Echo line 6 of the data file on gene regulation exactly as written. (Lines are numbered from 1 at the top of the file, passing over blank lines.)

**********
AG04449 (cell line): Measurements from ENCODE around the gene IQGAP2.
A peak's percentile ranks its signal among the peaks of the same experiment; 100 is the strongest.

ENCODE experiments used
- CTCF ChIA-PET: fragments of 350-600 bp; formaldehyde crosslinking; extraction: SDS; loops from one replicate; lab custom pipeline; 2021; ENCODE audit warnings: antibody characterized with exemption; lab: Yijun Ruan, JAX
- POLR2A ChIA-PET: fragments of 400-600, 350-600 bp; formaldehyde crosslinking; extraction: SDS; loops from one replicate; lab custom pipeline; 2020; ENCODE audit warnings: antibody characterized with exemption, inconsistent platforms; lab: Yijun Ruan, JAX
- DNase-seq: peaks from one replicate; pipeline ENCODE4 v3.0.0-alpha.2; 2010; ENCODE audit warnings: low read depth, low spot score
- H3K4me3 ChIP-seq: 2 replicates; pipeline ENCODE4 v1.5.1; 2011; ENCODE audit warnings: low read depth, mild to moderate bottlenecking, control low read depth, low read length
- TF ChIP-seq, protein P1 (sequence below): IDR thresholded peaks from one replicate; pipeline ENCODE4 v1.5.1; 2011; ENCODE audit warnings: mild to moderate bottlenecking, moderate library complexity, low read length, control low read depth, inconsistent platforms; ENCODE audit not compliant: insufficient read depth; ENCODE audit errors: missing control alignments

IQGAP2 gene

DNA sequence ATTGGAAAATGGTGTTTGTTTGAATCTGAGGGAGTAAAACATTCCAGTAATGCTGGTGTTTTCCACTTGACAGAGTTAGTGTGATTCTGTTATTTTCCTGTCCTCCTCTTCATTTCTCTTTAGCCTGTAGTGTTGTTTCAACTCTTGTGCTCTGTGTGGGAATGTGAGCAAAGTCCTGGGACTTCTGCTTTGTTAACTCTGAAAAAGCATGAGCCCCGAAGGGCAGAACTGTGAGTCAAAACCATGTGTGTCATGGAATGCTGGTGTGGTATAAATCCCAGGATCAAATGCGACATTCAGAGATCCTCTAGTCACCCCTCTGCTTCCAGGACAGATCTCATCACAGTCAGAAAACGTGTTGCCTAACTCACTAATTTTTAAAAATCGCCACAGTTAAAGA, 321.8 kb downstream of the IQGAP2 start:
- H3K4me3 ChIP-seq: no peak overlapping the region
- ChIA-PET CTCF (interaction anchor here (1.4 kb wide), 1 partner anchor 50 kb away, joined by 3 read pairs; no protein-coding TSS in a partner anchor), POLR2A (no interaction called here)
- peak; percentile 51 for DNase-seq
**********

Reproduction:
- DNase-seq: peaks from one replicate; pipeline ENCODE4 v3.0.0-alpha.2; 2010; ENCODE audit warnings: low read depth, low spot score